Otherwise, the quote is just saying “Some people don’t like some of the stuff we do”, which is true, but hardly worth mentioning.

  • Rampant Coyote said,

    What you say is certainly true. However, I do think there is a certain mentality (not a common one, but certainly a vocal one) that tends to derive the most pleasure from heaping public criticism upon targets and tearing others down.

    But I think the quote also speaks to the simple fact that you can’t please everybody. Exactly as you say.

  • Automata said,

    As to your first point, I agree that it exists, but not that it’s necessarily a bad thing. Designing stuff is difficult, especially if you’re doing it primarily on your own or in a position where the others involved will want to spare your feelings or feel that they have to listen to you.

    It’s often a good canary in the coal mine: most of the games that get torn apart in this manner either deserve it in the sense of having terrible design choices (see ET), or have had their developers/publishers bring it on themselves (see Daikatana). People tear stuff apart, but in general it usually only gains traction when there’s some truth to the points that get brought up; otherwise there’s usually a counterargument that’ll balance it out that a fan will probably bring up.

    I tend to think fans are a far bigger problem: when it gets to the stage where they’ll defend any terrible design choice, you’re risking making even more mistakes that the market is going to be far harsher on that the biggest critics.

    Then again: I tend to have a very negative view on most things, especially things in areas I’m passionate about. Mostly because if you’re not applying the proper pressure onto something, there’s nothing trying to make it improve.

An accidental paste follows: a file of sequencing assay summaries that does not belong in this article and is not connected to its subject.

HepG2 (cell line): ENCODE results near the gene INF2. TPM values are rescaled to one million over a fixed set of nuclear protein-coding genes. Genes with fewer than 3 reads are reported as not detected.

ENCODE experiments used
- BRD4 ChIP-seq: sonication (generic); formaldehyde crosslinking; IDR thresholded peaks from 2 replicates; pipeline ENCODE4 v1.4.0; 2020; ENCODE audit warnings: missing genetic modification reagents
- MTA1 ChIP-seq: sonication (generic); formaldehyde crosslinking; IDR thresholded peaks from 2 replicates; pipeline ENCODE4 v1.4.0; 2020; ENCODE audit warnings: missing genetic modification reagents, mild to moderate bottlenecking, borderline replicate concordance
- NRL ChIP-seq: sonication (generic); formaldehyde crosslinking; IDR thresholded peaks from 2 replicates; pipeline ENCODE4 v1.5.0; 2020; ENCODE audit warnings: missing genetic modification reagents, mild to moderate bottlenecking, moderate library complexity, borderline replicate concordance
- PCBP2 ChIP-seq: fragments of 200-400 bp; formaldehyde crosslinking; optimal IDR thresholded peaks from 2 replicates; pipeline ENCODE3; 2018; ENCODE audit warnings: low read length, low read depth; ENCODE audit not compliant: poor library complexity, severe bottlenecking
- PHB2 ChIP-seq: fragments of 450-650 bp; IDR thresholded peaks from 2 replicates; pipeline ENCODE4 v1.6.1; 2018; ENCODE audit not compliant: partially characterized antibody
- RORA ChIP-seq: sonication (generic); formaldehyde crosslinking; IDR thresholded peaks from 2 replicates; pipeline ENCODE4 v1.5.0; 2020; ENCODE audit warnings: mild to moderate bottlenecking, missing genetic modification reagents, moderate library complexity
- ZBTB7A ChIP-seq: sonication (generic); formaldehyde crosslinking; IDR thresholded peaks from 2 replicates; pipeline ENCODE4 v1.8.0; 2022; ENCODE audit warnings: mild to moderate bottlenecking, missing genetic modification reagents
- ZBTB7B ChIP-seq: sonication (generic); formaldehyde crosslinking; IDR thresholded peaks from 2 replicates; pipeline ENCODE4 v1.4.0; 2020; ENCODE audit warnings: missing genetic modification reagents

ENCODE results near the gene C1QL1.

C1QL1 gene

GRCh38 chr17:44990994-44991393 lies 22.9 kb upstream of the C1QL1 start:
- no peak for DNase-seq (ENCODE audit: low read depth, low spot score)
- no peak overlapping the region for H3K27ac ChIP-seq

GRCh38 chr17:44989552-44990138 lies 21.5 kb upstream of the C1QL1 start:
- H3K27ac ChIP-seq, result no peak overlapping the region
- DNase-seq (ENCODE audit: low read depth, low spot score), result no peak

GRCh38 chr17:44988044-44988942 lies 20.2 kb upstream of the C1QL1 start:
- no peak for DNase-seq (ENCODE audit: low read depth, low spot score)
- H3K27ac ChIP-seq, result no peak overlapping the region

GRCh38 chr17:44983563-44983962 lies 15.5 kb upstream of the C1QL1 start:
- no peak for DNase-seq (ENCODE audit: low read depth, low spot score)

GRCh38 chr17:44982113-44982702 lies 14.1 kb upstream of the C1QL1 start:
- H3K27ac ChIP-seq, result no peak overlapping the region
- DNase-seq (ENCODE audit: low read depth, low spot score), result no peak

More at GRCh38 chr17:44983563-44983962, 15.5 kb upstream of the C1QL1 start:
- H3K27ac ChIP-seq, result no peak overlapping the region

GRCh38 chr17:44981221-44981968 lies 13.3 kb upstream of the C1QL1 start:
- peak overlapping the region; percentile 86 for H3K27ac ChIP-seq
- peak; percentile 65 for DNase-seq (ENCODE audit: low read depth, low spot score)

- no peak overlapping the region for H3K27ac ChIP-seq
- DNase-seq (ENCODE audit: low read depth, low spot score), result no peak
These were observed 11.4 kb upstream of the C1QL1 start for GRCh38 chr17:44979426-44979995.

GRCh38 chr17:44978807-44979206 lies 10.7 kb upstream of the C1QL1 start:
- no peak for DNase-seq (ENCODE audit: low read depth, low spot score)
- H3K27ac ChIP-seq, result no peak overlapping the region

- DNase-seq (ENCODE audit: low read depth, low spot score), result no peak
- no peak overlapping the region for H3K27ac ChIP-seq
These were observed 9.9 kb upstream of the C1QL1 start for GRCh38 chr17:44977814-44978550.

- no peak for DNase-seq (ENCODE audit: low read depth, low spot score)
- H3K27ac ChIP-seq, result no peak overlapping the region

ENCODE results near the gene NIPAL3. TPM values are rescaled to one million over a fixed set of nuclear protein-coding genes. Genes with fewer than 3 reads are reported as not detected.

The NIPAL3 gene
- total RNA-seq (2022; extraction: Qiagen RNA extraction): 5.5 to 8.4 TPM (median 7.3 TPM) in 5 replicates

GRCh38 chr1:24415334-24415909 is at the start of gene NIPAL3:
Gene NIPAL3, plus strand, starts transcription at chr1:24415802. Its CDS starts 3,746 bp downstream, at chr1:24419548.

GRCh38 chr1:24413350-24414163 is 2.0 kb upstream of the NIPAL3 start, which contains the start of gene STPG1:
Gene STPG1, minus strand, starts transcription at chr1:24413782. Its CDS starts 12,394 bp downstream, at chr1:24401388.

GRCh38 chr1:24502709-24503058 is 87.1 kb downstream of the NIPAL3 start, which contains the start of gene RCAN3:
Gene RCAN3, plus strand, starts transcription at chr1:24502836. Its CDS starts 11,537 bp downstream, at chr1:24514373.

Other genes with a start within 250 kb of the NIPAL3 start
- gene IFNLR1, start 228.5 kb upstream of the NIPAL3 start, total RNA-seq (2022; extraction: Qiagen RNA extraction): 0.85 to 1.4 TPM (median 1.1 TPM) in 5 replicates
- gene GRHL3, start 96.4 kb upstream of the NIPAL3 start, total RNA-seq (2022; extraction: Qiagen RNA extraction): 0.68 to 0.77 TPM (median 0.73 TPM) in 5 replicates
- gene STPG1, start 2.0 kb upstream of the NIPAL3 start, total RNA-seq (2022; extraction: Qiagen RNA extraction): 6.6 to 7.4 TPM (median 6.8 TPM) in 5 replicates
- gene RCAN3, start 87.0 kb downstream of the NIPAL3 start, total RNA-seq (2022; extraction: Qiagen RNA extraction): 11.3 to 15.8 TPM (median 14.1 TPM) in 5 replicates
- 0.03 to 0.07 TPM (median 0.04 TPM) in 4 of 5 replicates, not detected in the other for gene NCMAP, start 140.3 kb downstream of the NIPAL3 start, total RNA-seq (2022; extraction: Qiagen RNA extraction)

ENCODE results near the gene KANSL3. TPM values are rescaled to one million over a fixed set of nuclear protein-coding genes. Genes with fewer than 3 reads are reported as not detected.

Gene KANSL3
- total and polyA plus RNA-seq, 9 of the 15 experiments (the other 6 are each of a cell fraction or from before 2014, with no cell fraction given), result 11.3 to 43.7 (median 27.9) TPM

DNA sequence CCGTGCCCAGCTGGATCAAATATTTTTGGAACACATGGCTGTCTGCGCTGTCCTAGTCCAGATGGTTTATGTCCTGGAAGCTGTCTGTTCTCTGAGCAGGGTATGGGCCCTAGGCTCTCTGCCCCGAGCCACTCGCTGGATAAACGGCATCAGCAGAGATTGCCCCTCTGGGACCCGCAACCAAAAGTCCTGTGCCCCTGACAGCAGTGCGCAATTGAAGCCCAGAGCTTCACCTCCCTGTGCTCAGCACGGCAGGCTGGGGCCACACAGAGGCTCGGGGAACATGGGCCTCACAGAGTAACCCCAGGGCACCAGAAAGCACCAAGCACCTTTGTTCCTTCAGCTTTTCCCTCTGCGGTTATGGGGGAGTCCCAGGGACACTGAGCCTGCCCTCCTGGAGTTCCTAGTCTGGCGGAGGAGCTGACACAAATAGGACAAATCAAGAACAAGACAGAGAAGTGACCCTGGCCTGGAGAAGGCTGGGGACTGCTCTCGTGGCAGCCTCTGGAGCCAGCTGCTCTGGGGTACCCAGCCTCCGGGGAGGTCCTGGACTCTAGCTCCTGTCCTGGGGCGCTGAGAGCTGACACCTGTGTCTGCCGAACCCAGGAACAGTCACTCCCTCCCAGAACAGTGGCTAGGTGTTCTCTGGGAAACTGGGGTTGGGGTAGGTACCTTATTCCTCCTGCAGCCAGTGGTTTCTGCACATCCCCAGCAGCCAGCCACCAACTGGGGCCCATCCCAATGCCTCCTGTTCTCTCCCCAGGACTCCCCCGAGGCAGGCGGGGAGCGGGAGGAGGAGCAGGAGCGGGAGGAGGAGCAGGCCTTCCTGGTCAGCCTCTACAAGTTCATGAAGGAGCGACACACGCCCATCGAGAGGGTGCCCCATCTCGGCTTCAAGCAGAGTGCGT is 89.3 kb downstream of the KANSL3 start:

And then you get the equivalent of Star Wars I-III.

    As to the second, there’s certainly ways of phrasing that sentiment that don’t come off as being somewhat self-pitying and ego-stroking. Even if it was meant in a humorous way (which is could very well have been), the words themselves have that tone.

  • GhanBuriGhan said,

    I don’t like the font you use for that blog post!
    ๐Ÿ˜‰

  • BvG said,

    aww you removed my flamebait post ๐Ÿ™

  • skavenhorde said,

    Words with tone in them are the worst. They never have enough pitch.

    Posters should work on that and improve it to my liking!

  • Bronte said,

    I feel for the developers. I do. They try to make a game that a vast majority of their fans will like at the end of the day. The players come from a vast number of backgrounds, socio-economic rungs of the social ladder, religions, regions, beliefs, upbringings and whatnot. To try and incorporate what everyone wants would be measurably infinite.

    But then again we get things like Dragon Age II, and Patch 1.1 in SWTOR, and you have to wonder, what thell went on over there in the developers’ corner?

  • jzoeller said,

    @Rampant

    “What you say is certainly true. However, I do think there is a certain mentality (not a common one, but certainly a vocal one) that tends to derive the most pleasure from heaping public criticism upon targets and tearing others down.”

    It’s called rpgcodex, lol ๐Ÿ™‚